Jerome Cardin loses suit on legal fees Insurance company doesn't have to pay $1 million


Jerome S. Cardin's malpractice insurer does not have to pay $1 million in legal fees to a Washington law firm that Cardin picked to represent him in a negligence and malpractice case involving his role in allegedly improper investments made by Old Court Savings and Loan, a federal judge ruled.

Rejecting Cardin's claim, the court said the insurance company was responsible only for paying the attorney it provided to represent Cardin in a multimillion-dollar civil suit filed by Maryland Deposit Insurance Fund, Old Court's conservator. Cardin and other Old Court officials were named in the lawsuit.

The summary judgment decision, issued by Judge Marvin J. Garbis in U.S. District Court in Baltimore, supported the Pacific Employers Insurance Co.

Cardin, a former part owner of Old Court, filed his suit last year in an attempt to force Pacific to pay $1 million in legal fees to Williams & Connolly, a Washington law firm. Williams & Connolly represented Cardin in the Old Court civil actions, which resulted in an $11 million settlement with the state.

Pacific paid the fees of Paul Krause, the attorney it hired, but refused to pay Williams & Connolly's, claiming that it had fulfilled its obligation under Cardin's malpractice policy.

Williams & Connolly also represented Cardin in an Old Court criminal case, in which he was convicted. Pacific also refused to pay those fees, but that was not an issue in the federal suit.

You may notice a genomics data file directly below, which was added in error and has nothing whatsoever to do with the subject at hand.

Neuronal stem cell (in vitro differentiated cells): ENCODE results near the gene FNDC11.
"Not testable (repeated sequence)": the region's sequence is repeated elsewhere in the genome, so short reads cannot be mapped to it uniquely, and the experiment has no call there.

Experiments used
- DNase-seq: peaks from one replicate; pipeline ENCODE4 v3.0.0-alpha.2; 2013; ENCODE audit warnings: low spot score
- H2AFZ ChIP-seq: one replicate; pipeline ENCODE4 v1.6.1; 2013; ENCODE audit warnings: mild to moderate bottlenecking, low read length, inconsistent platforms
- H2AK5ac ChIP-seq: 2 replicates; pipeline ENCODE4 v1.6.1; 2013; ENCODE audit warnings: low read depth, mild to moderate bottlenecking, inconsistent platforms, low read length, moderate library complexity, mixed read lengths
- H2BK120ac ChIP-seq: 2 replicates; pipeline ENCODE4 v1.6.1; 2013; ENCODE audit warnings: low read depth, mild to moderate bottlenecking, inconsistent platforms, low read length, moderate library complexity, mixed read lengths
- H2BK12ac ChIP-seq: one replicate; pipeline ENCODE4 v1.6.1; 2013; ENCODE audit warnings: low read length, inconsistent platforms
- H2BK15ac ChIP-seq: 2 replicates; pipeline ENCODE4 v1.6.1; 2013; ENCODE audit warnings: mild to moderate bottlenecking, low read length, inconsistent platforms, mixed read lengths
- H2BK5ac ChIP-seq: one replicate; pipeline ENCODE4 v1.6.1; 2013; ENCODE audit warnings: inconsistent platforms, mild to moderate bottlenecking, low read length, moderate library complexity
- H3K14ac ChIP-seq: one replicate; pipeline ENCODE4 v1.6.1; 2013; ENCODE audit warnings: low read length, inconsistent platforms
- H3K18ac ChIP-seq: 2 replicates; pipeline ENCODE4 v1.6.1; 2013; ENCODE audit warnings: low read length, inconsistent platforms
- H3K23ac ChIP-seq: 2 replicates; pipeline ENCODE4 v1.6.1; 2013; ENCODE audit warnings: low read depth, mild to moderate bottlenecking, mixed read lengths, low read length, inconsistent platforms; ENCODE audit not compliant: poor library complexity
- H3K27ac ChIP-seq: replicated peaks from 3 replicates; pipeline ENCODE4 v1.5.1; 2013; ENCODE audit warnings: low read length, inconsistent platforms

Cardin claimed that Pacific should have allowed him to select his own "independent" counsel in the civil case. He accused the insurer of creating a potential conflict of interest by appointing Krause to represent him because Krause does other legal work for the company.

Cardin agreed last year to settle the civil suit for about $11 million. Pacific paid $5 million of the settlement under Cardin's policy.

Garbis ruled that "no conflict was created requiring separate counsel for Cardin" because Krause "devoted himself to Cardin," had an ethical responsibility to do so and "at no time" represented Pacific "in any aspect of the case."

"Maryland law does not require that Pacific pay Williams & Connolly's fees since it provided an attorney to represent Cardin and took every step to ensure that attorney's fidelity to Cardin [as well as] independence from the insurer," Garbis ruled.

Garbis noted in his decision that Cardin did not claim Krause failed to fulfill his legal obligations, and that Krause worked side-by-side with the Williams & Connolly lawyers throughout the MDIF lawsuit and its settlement.

In fact, the judge said, Cardin hired Krause to handle other legal matters for him after the civil suit was settled.

Cardin, who was convicted in 1986 of stealing $385,000 from Old Court, was sentenced to 15 years in state prison. He was paroled for medical reasons in February 1989 after serving one year and 46 days.

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